Last week we talked about self-efficacy, particularly how it relates to the high difficulty of the Dark Souls series. But Dark Souls actually goes against lots of advice about the relationship between self-efficacy and performance.
It turns out there’s also controversy about giving rewards just to build self confidence or self-efficacy. Should we all get trophies for participation? Is that really helpful in the long run? Bloodborne give us another example to look at.
This week we talk about some other models of how self-efficacy and performance might relate to each other. For example, induced failure can be useful in building longer-term confidence.
Games like the Zelda series tend to give you a difficult challenge, then introduce a tool that makes the task much easier. You use it to solve that challenge, and then you’re presented with an even more difficult challenge that requires the same tool. But now you’ve had time to build your confidence with it.
Lastly, we pull all this together into a theory of why Dark Souls might actually be fun after all. You’re not as great a gamer as you think you are, but you can get there.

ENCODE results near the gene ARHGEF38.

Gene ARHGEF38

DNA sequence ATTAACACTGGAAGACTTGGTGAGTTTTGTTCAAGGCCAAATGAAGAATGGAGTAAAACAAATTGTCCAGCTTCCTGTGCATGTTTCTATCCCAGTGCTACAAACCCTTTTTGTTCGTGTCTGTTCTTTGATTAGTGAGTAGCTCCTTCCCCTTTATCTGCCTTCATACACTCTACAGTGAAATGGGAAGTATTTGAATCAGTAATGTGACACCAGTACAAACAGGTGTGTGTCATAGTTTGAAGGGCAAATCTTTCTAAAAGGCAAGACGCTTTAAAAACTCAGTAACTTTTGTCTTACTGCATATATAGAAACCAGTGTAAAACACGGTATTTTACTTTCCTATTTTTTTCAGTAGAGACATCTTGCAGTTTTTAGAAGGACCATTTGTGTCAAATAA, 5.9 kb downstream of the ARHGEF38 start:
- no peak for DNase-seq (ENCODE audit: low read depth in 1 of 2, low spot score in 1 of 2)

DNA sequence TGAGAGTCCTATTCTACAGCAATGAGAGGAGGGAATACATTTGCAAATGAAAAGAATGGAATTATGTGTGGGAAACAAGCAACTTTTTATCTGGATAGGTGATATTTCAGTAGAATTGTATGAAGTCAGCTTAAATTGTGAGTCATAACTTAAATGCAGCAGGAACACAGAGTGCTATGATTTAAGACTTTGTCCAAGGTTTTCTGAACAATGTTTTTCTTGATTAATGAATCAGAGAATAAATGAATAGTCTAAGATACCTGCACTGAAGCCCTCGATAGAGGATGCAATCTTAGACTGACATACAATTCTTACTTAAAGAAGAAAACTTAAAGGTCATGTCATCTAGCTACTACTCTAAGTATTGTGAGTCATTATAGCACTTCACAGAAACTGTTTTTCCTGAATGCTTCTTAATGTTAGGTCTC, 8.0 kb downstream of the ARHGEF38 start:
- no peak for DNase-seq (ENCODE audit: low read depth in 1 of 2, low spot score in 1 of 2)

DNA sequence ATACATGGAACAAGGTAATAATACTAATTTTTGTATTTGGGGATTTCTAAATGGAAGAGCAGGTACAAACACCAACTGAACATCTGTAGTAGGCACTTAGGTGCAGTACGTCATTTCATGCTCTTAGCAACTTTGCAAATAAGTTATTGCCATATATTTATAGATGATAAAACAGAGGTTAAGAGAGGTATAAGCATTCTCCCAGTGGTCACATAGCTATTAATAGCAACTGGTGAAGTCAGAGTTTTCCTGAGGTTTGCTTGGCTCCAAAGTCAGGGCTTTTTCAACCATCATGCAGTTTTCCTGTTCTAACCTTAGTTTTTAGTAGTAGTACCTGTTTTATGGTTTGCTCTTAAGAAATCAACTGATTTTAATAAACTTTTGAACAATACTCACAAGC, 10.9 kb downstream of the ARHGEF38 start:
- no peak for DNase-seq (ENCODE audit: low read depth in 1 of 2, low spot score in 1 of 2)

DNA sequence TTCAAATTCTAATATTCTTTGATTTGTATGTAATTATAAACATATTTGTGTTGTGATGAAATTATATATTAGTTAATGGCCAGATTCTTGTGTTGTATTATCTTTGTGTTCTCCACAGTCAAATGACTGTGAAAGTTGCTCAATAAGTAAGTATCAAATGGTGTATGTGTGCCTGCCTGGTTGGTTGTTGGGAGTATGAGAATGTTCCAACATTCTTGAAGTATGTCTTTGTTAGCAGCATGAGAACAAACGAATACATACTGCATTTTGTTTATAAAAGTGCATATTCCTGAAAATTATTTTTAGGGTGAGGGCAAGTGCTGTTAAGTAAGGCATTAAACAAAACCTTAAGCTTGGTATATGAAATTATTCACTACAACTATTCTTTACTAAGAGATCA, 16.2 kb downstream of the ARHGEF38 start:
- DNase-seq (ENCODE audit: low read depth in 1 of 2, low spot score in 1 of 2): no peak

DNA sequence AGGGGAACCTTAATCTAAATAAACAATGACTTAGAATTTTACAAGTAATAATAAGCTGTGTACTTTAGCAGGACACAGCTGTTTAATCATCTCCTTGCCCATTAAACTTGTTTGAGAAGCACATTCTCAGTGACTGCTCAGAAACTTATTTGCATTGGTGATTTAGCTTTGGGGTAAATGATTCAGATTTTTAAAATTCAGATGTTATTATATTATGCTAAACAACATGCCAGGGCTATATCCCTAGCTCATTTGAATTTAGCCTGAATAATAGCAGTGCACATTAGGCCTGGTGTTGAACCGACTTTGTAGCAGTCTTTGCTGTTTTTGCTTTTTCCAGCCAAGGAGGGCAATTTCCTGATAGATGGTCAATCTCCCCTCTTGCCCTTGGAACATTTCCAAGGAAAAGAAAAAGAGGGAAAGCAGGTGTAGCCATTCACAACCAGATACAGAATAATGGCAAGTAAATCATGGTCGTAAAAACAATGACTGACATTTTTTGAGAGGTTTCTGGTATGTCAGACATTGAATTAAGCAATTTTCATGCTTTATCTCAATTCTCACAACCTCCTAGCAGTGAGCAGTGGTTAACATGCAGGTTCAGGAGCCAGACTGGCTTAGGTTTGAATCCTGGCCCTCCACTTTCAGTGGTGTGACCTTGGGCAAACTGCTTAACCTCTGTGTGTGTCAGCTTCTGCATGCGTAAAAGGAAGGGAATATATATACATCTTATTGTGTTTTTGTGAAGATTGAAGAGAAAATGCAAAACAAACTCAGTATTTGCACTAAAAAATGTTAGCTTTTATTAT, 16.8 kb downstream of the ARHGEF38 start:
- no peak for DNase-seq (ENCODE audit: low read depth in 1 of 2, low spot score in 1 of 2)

Show Notes & Links:
- Sean Connery’s profane comments on Nicolas Cage doing his best
- The Moderating Effects of Performance Ambiguity on the Relationship Between Self-Efficacy and Performance, by Aaron Schmidt, 2010, Journal of Applied Psychology
- Self-Efficacy and Resource Allocation: Support for a Nonmonotonic, Discontinuous Model, by Jeffrey Vancouver, 2016, Journal of Applied Psychology
- Dynamics in the Self-Efficacy Performance Relationship Following Failure, by Jay Hardy III, 2014, Personality and Individual Differences
Games mentioned in this episode:
- Super Smash Brothers
- Dark Souls
- The Legend of Zelda: A Link to the Past
- The Legend of Zelda: Ocarina of Time
- Mega Man X
- Desert Bus